Ghammo H, Mitha M, Connolly C, Nyamande K (2020) Rheumatoid Arthritis Associated Interstitial Lung Disease in KwaZulu-Natal, South Africa: A Retrospective 5-Year Review. Int J Respir Pulm Med 7:132.

Research Article | OPEN ACCESS DOI: 10.23937/2378-3516/1410132

Rheumatoid Arthritis Associated Interstitial Lung Disease in KwaZulu-Natal, South Africa: A Retrospective 5-Year Review

Hosam Ghammo1, Mohammed Mitha1*, Catherine Connolly2 and Kennedy Nyamande1

1Inkosi Albert Luthuli Central Hospital, Department of Pulmonology and Critical Care, Nelson R Mandela School of Medicine, University of KwaZulu Natal, South Africa

2School of Nursing and Public Health, University of KwaZulu-Natal, South Africa



The demographic distribution, symptom profile and treatment outcomes in Rheumatoid arthritis associated interstitial lung disease (RA-ILD) has not been well described in South Africa due to a paucity of data.


The aim of the study was to determine the demographic profile of the disease, symptom and radiological presentation, as well as treatments used and their outcomes at Inkosi Albert Luthuli Central Hospital (IALCH), a specialised public government hospital treating the majority of patients with RA-ILD in the province of KwaZulu Natal, South Africa.


This was a retrospective electronic chart review of 61 patients who were diagnosed with RA-ILD between January 2010 and December 2015 at IALCH pulmonology clinic. Demographic data, symptom presentation, Pulmonary function testing (PFT), High resolution computerised tomography (HRCT) features and treatment modalities were analysed as well as outcome based on symptoms, PFT and HRCT.


There were 61 subjects, the majority being female (90.2%). Approximately 86.9% were 50 years and older. The majority of the subjects were ethnic Indian 72.1% (n = 44), followed by Black Africans 23% (n = 14) and then Whites 4.9% (n = 3). All patients were HIV negative. 90% of patients had a restrictive lung function test. The commonest HRCT pattern was a usual interstitial pneumonia. Patients treated with a combination of prednisone and azathioprine had a decline in forced vital capacity (p value 0.04). There was no improvement or deterioration in patients treated with either drug alone.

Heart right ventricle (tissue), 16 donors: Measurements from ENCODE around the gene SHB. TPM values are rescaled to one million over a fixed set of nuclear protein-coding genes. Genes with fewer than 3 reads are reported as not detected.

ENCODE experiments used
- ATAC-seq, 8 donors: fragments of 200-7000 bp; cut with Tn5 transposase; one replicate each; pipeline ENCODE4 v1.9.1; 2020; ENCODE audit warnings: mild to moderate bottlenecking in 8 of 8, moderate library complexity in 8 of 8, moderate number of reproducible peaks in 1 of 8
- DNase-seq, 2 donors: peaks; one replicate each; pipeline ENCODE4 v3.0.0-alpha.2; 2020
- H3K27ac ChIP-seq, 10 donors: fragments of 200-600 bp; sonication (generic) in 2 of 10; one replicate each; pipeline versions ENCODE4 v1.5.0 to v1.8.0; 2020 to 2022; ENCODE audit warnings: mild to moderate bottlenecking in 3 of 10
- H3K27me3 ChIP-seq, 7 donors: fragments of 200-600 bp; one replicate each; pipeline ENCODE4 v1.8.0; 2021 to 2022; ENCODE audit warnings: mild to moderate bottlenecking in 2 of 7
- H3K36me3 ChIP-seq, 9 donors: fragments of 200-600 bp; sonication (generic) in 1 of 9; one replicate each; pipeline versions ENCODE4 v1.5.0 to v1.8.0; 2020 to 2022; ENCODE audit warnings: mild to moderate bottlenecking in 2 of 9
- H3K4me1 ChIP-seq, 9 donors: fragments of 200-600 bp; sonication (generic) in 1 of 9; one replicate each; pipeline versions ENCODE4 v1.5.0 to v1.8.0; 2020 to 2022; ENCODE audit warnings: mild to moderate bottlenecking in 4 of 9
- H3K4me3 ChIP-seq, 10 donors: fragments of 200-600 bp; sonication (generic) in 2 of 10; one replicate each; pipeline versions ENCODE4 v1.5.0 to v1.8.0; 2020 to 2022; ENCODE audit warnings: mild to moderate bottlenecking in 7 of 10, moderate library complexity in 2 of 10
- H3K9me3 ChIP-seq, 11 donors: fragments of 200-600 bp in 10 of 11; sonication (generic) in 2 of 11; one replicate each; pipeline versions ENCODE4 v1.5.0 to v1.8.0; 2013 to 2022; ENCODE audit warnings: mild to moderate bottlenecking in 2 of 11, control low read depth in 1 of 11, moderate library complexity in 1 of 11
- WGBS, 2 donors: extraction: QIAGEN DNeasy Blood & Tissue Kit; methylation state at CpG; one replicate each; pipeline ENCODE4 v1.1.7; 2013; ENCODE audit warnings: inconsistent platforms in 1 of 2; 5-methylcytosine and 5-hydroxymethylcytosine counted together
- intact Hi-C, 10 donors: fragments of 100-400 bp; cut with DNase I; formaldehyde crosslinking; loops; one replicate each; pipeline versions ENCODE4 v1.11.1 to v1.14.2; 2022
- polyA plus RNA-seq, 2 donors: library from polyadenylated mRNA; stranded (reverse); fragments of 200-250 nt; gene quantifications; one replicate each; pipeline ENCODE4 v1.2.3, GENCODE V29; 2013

The management of RA-ILD is still a challenge. The combination of azathioprine and prednisone did not arrest disease progression in our study while either agent alone did not improve clinical and lung function parameters. Large randomised control studies are needed to further elucidate optimal management.


Rheumatoid arthritis, Interstitial lung disease, South Africa, Demographics, Treatment outcomes


Rheumatoid arthritis (RA) is a multi system inflammatory autoimmune disease affecting approximately 1% of the general population [1]. Interstitial lung disease (ILD) is one of the commonest primary pulmonary manifestations of RA [2]. Rheumatoid arthritis is commoner in females; however males are more affected in RA-ILD with a male to female ratio of 2:1 in some studies [3]. The onset of RA-ILD typically occurs in the fifth decade of life [3,4].

Age and smoking have been shown to be risk factors for the development of ILD [4] and high titres of Rheumatoid factor (RF) and anti cyclic citrullinated peptides (anti-CCP) are known risk factors for extra-articular manifestations of rheumatoid arthritis, including ILD [3-5]. Most patients with RA-ILD present with symptoms of dyspnoea or cough [3,6].